Along the way, a shuttle driver told Jean that, “The Appalachian Trail is the longest small town in America,” and she found that to be very true, since she would encounter the same groups of young thru-hikers who would end up becoming her best cheerleaders on the trail. “We didn’t hike with each other during the day, but at the shelters and in town, we’d run into each other again.” She was surprised at how kind and helpful everyone was on the trail, and she observed her fellow thru-hikers offering food and medical supplies to others in need. “Though we were all different ages and had different backgrounds, we were all hikers," Jean recalled.
Jean and Buddy had many memorable moments journeying together on the trail. Though they have been married for 16 years, they became even more connected and in-tune with each other’s needs. Together, they embraced the hiker lifestyle and did things that they would never do in their daily life, like eating candy bars and other sugary snack foods and hitchhiking from the trail into town.
Jean and Buddy spent their wedding anniversary together in a laundromat in town while on the journey. Unfortunately, Buddy suffered a stress fracture in his back and was unable to complete the final quarter of the trail. After much discussion, they decided that he would return home to recover that August while Jean would finish the final 705 miles on her own.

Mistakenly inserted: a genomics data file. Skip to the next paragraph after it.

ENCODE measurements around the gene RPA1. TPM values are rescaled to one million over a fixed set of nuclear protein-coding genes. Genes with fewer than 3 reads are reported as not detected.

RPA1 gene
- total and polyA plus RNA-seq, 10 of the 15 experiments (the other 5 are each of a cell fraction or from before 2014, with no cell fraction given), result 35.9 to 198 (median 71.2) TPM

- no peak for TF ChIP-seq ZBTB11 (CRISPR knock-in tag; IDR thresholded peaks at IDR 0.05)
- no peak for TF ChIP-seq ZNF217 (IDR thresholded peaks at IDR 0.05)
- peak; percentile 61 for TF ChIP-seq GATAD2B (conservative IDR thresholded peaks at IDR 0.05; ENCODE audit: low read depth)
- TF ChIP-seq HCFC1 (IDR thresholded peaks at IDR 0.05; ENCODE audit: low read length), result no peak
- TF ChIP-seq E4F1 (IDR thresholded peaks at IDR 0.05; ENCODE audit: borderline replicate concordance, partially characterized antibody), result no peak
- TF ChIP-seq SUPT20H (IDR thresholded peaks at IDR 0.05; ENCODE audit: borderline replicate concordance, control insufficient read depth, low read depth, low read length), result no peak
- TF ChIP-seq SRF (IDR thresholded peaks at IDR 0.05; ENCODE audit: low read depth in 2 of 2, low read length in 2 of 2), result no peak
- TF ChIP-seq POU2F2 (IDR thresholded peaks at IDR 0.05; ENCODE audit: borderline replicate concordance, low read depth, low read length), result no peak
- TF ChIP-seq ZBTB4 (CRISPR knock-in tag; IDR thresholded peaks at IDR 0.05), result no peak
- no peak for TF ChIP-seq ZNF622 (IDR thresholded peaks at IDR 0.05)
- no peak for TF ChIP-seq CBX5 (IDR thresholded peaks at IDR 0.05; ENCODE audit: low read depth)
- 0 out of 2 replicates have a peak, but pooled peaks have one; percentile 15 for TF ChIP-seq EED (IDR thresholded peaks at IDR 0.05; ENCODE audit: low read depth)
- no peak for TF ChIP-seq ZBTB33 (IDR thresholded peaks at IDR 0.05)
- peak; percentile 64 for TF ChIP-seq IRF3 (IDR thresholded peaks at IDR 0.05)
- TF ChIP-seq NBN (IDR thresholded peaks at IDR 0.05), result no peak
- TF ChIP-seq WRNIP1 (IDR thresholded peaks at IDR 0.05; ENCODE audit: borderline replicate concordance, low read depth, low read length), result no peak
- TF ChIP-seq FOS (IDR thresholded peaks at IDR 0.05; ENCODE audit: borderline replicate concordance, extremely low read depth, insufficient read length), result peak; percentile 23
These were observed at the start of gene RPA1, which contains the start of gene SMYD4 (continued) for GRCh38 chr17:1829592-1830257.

After some recovery time, Buddy drove out to Maine in September to assist Jean achieve her dream. He would meet her where the trail came out onto roads and helped with such tasks as resupplying her equipment and shopping for groceries. They even car camped when Jean was in town.
On September 27, Jean accomplished her dream of successfully completing the entire Appalachian Trail. Her husband was there at the end to greet her, as were several of the younger hikers she had met along the way. “They were very excited for me,” laughed Bussell, “They said, ‘You kept up with us!’” Bussell was very excited for herself as well. “I got to accomplish my dream!” Jean said, “I didn’t quit or give up when it got hard. I persevered, and I felt good about that.”
Looking back at her time on the trail, Jean spent significant time thinking of those early days spent outdoors camping with her mom, who passed away in 1995, and that fourth grade classroom where this dream began. Jean credits her experiences at Carroll High School for developing her ability to overcome and persevere through challenges. She did not have a study hall, and she remembered not having a lot of downtime in the school day. “Carroll taught me to not give up (and) work hard.”
Bussell shared that lesson on dedication with other travelers she met along the trail. When she found fellow thru-hikers getting discouraged or disappointed that their hike schedules weren’t going as expected, Jean would tell them, “Put your goals in granite but your plans in sand,” with Jean herself being an excellent example of the aphorism she shared. Though she waited many years and navigated through many challenges and obstacles along the way, she was ultimately proud to turn her childhood dream into a reality.